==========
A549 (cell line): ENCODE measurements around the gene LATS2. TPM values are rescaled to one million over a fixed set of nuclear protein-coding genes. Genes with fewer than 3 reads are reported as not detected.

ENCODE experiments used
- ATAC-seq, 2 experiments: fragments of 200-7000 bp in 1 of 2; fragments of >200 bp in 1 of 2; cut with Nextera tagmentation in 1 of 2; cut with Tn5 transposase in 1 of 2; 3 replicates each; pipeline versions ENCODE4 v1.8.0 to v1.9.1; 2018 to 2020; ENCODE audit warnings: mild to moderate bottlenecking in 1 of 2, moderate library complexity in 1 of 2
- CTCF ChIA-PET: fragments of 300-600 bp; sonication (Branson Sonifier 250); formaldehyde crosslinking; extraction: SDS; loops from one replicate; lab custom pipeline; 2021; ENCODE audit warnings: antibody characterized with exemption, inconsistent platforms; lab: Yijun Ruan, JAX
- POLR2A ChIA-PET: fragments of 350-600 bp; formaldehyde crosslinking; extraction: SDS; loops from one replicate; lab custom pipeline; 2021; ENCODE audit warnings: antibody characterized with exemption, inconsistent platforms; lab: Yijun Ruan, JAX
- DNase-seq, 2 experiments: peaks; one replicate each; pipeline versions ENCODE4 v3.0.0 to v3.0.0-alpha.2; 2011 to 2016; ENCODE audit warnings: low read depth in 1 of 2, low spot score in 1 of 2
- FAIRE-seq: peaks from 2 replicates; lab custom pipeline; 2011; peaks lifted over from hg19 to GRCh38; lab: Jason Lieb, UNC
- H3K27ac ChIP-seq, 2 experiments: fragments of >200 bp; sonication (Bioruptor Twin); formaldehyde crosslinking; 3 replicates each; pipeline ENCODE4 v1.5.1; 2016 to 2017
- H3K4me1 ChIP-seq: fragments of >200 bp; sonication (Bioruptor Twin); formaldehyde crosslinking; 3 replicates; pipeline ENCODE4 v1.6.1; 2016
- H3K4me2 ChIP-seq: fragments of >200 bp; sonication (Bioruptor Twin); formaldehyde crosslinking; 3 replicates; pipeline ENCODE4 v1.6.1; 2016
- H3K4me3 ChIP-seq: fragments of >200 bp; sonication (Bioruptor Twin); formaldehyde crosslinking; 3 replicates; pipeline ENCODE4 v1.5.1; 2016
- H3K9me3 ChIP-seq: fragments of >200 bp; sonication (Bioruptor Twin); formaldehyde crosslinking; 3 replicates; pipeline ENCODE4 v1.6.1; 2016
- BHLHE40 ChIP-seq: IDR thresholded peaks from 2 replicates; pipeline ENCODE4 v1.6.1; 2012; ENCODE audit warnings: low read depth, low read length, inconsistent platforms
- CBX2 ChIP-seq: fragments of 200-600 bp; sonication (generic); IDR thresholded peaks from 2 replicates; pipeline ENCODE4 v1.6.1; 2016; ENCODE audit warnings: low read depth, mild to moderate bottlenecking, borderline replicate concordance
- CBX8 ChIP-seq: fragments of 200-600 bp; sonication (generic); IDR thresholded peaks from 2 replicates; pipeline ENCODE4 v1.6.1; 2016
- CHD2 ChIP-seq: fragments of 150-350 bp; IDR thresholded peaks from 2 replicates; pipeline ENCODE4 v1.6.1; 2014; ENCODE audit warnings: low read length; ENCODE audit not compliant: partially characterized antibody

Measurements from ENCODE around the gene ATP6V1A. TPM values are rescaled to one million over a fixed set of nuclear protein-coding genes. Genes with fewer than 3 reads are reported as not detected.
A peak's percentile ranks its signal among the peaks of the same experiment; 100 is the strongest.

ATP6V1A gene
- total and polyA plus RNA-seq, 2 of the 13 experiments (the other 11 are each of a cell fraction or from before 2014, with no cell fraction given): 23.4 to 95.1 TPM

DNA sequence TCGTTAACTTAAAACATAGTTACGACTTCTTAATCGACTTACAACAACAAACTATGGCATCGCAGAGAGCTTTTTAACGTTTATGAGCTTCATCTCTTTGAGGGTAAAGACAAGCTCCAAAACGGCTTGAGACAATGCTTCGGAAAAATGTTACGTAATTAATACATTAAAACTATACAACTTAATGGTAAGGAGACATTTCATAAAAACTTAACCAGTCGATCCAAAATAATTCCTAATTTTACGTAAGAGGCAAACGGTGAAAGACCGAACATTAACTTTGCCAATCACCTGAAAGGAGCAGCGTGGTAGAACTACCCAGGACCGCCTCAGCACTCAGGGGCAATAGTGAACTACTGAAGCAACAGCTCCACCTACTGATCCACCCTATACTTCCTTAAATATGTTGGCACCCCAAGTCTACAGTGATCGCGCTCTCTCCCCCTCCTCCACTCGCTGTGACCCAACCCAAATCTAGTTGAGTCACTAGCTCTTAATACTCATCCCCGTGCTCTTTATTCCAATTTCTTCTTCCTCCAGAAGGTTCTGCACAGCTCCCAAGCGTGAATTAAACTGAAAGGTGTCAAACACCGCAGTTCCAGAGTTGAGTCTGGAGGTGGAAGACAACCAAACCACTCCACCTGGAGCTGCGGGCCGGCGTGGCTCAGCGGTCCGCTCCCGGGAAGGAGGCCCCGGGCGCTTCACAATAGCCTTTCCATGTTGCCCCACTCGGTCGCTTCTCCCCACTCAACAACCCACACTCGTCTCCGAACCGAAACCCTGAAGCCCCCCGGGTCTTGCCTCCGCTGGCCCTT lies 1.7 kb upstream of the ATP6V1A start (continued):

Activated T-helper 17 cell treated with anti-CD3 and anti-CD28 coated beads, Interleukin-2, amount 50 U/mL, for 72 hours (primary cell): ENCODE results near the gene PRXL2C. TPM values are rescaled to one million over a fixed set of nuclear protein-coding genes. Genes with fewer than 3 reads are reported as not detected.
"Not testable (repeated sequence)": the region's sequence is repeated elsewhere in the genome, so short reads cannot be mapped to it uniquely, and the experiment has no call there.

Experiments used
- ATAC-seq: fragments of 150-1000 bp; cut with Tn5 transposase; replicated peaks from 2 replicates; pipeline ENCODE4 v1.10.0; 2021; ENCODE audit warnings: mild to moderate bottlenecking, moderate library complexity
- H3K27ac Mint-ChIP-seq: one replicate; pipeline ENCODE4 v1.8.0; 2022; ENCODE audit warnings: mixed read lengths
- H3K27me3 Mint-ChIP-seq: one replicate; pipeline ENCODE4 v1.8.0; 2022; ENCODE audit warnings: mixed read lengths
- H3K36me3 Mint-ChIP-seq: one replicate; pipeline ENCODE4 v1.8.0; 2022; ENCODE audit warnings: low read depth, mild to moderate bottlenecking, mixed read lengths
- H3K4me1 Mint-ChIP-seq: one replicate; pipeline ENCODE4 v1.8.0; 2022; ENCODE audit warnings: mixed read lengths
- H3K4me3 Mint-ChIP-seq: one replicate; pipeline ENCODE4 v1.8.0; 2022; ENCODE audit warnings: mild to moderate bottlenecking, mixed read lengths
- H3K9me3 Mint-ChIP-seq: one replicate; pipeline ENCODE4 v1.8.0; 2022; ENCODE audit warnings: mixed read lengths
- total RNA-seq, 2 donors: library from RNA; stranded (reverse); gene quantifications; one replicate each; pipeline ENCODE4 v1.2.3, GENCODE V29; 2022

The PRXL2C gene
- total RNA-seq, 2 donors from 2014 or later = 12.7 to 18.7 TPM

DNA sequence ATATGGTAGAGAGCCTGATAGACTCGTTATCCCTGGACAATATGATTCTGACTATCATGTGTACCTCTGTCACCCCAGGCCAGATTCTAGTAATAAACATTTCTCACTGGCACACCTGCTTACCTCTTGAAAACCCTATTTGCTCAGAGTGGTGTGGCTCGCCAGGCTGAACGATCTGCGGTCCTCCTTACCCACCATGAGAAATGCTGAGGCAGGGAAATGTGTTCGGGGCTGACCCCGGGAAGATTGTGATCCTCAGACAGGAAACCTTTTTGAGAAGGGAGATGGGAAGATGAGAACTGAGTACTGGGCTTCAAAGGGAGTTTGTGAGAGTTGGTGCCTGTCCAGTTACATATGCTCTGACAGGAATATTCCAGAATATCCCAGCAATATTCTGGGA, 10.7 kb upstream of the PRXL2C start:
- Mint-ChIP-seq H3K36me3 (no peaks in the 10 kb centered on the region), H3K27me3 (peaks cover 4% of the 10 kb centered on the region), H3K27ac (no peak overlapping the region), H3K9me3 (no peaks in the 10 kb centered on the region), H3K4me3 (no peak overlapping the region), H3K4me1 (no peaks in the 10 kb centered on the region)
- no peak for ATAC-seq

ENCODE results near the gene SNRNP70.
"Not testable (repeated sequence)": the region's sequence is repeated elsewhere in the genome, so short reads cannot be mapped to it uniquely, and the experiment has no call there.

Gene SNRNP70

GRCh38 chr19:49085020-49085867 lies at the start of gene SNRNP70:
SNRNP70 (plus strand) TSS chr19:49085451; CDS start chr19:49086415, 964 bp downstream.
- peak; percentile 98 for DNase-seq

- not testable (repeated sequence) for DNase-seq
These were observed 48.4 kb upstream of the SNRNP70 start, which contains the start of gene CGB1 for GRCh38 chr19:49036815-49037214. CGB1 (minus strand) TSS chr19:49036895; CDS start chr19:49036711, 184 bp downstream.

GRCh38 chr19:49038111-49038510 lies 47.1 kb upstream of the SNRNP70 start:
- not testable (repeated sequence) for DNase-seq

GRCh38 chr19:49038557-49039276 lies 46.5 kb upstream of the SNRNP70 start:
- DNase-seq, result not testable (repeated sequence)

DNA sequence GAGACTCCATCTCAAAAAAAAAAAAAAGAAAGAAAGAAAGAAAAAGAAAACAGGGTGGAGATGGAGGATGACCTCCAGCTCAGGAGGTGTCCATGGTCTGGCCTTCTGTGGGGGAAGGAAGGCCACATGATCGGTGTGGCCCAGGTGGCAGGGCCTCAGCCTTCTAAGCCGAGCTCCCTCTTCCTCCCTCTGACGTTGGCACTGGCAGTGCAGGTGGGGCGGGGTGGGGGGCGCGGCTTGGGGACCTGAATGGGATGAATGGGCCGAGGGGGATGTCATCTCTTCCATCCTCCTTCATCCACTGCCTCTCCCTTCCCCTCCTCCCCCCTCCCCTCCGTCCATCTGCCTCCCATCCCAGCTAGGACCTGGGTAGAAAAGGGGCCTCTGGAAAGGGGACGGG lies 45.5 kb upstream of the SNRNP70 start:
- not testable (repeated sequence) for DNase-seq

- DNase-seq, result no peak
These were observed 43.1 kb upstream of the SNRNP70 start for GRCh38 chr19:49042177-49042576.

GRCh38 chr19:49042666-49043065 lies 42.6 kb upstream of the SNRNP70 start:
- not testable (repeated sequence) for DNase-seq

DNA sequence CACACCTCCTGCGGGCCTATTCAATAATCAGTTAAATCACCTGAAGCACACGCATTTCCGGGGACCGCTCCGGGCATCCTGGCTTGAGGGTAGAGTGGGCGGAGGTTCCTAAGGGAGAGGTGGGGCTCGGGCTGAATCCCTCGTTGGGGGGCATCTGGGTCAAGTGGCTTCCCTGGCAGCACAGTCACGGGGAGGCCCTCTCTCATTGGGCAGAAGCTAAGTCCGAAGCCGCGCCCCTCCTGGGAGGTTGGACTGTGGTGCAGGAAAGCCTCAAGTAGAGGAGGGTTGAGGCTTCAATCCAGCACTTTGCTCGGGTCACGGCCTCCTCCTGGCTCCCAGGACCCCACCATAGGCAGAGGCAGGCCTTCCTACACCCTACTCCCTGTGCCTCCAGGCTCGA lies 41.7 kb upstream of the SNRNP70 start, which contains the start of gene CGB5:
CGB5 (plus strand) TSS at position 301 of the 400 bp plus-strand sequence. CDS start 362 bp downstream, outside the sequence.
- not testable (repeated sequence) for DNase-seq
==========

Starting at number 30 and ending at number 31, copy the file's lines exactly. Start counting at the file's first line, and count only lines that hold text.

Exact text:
- H3K4me3 Mint-ChIP-seq: one replicate; pipeline ENCODE4 v1.8.0; 2022; ENCODE audit warnings: mild to moderate bottlenecking, mixed read lengths
- H3K9me3 Mint-ChIP-seq: one replicate; pipeline ENCODE4 v1.8.0; 2022; ENCODE audit warnings: mixed read lengths